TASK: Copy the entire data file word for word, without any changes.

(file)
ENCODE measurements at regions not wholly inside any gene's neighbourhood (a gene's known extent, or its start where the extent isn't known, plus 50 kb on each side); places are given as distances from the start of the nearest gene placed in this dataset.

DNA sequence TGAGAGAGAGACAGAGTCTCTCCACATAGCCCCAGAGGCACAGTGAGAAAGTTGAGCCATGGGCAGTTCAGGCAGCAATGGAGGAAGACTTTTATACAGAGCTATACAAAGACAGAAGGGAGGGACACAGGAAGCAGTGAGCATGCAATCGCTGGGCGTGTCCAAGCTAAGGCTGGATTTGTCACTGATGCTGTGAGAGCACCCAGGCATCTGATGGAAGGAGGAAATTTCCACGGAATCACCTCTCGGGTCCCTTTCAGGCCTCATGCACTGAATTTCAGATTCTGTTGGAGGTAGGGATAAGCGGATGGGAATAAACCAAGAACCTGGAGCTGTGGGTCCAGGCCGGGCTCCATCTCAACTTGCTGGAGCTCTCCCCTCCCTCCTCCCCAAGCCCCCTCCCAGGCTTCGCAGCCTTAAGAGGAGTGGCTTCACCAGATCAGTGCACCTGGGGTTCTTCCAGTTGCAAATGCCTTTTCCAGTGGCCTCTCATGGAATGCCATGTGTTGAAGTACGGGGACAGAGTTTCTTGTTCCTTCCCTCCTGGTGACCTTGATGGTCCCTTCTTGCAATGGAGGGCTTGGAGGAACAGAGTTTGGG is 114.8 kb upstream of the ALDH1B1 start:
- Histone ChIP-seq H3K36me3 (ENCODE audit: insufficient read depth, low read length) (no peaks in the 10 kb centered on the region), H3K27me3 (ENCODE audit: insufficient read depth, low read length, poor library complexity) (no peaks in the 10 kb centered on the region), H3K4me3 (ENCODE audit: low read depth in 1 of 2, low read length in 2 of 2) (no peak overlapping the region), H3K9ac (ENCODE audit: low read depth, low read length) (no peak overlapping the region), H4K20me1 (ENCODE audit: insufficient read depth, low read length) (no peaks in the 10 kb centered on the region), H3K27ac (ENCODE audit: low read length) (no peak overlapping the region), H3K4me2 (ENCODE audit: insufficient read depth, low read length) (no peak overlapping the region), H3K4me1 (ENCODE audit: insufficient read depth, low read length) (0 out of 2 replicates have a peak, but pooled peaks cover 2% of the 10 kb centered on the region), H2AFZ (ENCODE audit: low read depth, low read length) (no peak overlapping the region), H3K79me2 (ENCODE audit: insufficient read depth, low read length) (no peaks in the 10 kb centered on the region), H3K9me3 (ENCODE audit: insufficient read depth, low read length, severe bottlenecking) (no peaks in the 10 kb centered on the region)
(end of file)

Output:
ENCODE measurements at regions not wholly inside any gene's neighbourhood (a gene's known extent, or its start where the extent isn't known, plus 50 kb on each side); places are given as distances from the start of the nearest gene placed in this dataset.

DNA sequence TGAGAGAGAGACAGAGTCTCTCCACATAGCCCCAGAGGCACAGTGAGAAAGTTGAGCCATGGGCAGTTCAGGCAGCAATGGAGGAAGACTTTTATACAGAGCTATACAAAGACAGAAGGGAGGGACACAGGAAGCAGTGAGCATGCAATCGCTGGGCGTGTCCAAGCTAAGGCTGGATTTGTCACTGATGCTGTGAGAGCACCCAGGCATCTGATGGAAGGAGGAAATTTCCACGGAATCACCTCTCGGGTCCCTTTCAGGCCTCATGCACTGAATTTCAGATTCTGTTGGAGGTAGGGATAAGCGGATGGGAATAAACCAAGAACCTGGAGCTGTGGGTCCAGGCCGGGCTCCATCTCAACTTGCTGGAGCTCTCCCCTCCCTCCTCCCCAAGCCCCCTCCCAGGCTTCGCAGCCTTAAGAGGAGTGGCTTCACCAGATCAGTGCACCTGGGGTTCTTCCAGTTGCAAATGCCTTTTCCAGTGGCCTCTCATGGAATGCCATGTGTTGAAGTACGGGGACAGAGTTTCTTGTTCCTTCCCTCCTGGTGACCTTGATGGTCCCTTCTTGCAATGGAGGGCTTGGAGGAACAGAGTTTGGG is 114.8 kb upstream of the ALDH1B1 start:
- Histone ChIP-seq H3K36me3 (ENCODE audit: insufficient read depth, low read length) (no peaks in the 10 kb centered on the region), H3K27me3 (ENCODE audit: insufficient read depth, low read length, poor library complexity) (no peaks in the 10 kb centered on the region), H3K4me3 (ENCODE audit: low read depth in 1 of 2, low read length in 2 of 2) (no peak overlapping the region), H3K9ac (ENCODE audit: low read depth, low read length) (no peak overlapping the region), H4K20me1 (ENCODE audit: insufficient read depth, low read length) (no peaks in the 10 kb centered on the region), H3K27ac (ENCODE audit: low read length) (no peak overlapping the region), H3K4me2 (ENCODE audit: insufficient read depth, low read length) (no peak overlapping the region), H3K4me1 (ENCODE audit: insufficient read depth, low read length) (0 out of 2 replicates have a peak, but pooled peaks cover 2% of the 10 kb centered on the region), H2AFZ (ENCODE audit: low read depth, low read length) (no peak overlapping the region), H3K79me2 (ENCODE audit: insufficient read depth, low read length) (no peaks in the 10 kb centered on the region), H3K9me3 (ENCODE audit: insufficient read depth, low read length, severe bottlenecking) (no peaks in the 10 kb centered on the region)